First Nations communities across the country have seen an uptick in novel coronavirus cases in the last week, Canada’s Indigenous Services Minister said on Saturday.
“There are a number of immediate actions that can be taken that have proven to be the most effective means of slowing the spread of the virus — ones many of us have become quite familiar with, but which are worth repeating,” Miller said. “Namely hand-washing, physical distancing, no large or even small gatherings, self-isolation and active identification of symptoms.”
Miller said the government is counting on Indigenous leadership to “persist in their efforts to share this message with their communities.”
He said to date, on top of support from provinces, the federal government has distributed 160,000 gowns, 500,000 gloves and close to 200,000 surgical masks to affected communities.
And, Miller said there has been “positive progress” when it comes to support for urban Indigenous populations.
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“This week, 94 programs were supported through the Indigenous Community Support Fund,” he said. “These programs support a variety of Indigenous measures that help youth, homeless individuals and elders by providing food, food baskets, child care, mental health supports in urban settings principally.”
The government previously announced $305 million for the Indigenous Community Support Fund.
Miller said the federal government is now “working quickly to get the funds out the door” for the 94 accepted programs, and are streamlining the process to allow the funds to flow directly to Indigenous communities.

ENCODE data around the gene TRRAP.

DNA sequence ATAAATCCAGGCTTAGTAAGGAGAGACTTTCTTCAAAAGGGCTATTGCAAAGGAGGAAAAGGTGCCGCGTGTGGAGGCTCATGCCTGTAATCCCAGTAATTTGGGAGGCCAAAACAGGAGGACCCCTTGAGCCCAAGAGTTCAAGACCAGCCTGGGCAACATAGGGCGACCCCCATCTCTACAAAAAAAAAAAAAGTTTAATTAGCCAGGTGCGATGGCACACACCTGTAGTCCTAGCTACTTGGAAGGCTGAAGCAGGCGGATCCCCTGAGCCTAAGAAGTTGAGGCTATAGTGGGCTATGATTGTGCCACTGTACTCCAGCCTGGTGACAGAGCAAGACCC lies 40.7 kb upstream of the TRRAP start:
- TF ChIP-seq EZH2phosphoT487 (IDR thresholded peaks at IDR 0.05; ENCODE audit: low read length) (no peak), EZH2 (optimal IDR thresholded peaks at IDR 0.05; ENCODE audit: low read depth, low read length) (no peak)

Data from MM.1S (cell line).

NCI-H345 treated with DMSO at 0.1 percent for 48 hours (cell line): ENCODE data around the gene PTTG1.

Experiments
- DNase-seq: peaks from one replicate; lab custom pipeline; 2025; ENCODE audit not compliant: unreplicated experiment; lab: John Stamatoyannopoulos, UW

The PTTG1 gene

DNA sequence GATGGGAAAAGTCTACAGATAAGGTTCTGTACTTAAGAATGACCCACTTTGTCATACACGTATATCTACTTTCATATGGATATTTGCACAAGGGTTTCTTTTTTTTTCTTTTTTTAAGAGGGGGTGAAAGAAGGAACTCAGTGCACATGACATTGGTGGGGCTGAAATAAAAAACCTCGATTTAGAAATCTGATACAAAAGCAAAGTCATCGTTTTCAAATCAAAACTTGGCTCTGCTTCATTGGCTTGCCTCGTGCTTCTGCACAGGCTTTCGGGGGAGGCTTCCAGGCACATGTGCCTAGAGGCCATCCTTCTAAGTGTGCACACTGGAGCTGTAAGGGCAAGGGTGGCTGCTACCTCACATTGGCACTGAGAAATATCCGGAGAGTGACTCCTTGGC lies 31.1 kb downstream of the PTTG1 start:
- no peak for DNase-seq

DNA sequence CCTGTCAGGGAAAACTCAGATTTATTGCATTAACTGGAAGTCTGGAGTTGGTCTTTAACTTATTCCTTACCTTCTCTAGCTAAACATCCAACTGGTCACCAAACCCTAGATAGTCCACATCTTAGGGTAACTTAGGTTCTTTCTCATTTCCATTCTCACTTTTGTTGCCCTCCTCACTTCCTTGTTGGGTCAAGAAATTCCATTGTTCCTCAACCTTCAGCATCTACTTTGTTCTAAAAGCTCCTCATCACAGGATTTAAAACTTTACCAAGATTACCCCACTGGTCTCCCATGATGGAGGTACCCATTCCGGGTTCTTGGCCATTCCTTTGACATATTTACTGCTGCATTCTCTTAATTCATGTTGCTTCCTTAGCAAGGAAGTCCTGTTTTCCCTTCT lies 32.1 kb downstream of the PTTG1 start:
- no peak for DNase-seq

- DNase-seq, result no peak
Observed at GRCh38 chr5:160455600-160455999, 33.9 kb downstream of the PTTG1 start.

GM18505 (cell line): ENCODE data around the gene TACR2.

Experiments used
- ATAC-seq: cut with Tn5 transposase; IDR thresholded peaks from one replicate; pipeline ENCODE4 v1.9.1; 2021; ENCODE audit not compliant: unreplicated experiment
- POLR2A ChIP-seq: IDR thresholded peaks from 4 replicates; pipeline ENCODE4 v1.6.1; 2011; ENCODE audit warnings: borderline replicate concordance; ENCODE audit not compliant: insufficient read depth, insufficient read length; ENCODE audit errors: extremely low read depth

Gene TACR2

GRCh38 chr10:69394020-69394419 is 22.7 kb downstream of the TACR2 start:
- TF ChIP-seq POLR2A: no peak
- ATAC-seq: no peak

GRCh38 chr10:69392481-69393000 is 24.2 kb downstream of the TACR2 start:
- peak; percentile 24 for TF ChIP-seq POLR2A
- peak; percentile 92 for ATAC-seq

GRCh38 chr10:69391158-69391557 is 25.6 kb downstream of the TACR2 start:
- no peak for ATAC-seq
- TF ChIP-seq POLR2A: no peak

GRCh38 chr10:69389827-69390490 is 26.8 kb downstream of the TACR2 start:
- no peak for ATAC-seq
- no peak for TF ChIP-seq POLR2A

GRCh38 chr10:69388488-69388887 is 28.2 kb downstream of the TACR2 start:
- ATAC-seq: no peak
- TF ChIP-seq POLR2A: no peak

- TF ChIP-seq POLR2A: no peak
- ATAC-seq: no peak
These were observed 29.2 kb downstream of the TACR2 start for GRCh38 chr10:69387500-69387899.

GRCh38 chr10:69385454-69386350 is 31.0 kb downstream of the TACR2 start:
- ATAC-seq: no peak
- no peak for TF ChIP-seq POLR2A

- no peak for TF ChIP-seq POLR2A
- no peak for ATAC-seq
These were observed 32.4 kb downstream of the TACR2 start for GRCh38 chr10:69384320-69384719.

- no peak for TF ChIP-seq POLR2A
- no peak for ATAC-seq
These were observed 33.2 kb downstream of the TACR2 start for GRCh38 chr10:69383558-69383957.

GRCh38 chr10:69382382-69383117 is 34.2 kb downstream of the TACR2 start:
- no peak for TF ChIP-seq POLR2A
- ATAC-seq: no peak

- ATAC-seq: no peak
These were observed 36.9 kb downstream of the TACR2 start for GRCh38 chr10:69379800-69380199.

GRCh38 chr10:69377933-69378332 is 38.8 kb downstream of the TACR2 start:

What’s more, Miller said this funding is “over and above” the base amount each Indigenous-based program receives to support post-secondary education and will help to cover the costs such as living, travel or counselling to “ensure the success of Indigenous students.”
Miller said Inuit, Metis and First Nations youth are also able to access the Canada Emergency Student Benefit, the new Canada Student Service Grant and the Enhanced Student Loans program.
“We recognize more support is needed,” Miller said. “And as I’ve said before, this should only be viewed as the start of our support for urban Indigenous populations in particular.”
Miller said teams are also “working actively” with communities to increase the capacity to support those struggling with their mental health amid the COVID-19 outbreak.
“This is something that will evolve over time as communities implement the health directives and make sure that they are looking in on each other and that we are supporting them in a comprehensive way,” he said.
Similarly, Canada’s chief medical officer of public health and Indigenous services, Dr. Tom Wong said the government is working with Indigenous partners to ramp up the implementation of the First National Mental Wellness Continuum Framework, as well as the national Inuit suicide prevention strategies.
“Those are Indigenous-led efforts and we are fully behind supporting those efforts during these very trying times,” he said.
But, Miller conceded that more could be done to help Indigenous communities amid the outbreak.
“We recognize more support is needed,” he said. “And as I’ve said before, these should only be viewed as the start of our support for urban Indigenous populations in particular.”
According to the Public Health Agency of Canada, as of 11 a.m. ET on Saturday, there were a total of 44,364 confirmed cases of COVID-19 in Canada.
So far, the novel coronavirus has claimed 2,350 lives in the country.